Calling for the Government to address the situation "immediately", Mr Sumner said the postal system needed to operate more efficiently - possibly through a public-private partnership (PPP) where a private company took over responsibility for the Post Office's operations and management.
He revealed that former minister of transport, Frankie Campbell, had given a presentation to the recent National Chambers of Commerce conclave and reassured that the Government was "working towards correcting the postal system in the country".
There has been little tangible sign of this yet, and Mr Sumner acknowledged that it was disrupting commerce in the Bahamas despite the shift to electronic communications alternatives.
"There's still a heavy reliance on having the hand delivery of mail, which is causing people to look at alternative means," he told Tribune Business. "People are setting up mail boxes in Florida, and they are flying over there once a week to bring mail back into the country.
"It's far from ideal, but when you have a company to run you cannot wait on the mail. There's payments caught up in the mail, important documents caught up in the mail, so companies are only doing what is necessary."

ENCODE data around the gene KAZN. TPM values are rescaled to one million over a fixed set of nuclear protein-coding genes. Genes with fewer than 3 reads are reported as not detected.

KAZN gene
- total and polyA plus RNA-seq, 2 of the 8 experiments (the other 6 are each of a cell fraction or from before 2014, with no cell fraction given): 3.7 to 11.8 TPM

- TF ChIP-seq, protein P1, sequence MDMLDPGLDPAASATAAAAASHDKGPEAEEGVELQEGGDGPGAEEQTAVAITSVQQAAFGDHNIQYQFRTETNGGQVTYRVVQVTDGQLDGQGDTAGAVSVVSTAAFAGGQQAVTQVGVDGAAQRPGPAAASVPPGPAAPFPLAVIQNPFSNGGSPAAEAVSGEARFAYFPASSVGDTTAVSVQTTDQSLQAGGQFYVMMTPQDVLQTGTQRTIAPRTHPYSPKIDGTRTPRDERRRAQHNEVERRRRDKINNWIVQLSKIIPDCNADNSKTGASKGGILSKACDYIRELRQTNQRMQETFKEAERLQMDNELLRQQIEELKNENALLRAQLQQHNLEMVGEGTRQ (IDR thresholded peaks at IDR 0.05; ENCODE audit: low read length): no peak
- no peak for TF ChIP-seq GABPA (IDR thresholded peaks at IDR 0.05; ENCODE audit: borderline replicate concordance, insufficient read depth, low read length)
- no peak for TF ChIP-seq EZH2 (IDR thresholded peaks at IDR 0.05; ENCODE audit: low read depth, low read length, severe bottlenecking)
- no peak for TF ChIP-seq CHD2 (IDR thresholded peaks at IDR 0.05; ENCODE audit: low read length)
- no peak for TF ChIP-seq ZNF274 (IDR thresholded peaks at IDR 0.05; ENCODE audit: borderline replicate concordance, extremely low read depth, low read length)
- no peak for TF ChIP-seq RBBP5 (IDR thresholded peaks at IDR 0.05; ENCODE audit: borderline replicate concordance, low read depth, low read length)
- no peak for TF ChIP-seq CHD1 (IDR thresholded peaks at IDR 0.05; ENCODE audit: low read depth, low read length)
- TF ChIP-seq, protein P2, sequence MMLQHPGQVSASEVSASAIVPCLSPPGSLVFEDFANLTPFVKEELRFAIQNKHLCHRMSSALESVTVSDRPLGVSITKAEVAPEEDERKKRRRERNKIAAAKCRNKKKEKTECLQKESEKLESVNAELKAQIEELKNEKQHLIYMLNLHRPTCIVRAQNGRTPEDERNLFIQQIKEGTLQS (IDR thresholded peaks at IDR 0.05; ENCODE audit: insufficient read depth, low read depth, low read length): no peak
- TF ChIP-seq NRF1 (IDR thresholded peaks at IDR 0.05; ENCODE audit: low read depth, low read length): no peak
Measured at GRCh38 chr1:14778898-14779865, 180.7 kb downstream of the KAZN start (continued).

Mr Sumner said the impact in the Family Islands was far worse, and he argued that the Government could not wait on the move to the Phil's Food Services property as this was a long-term fix.
He suggested attention needed to be paid on fixing the flaws at the main Post Office building, adding: "When I was there several weeks ago, paying for my box and an existing service, I could not stay in there for more than 15 minutes. It was hot, humid and there was an awful scent."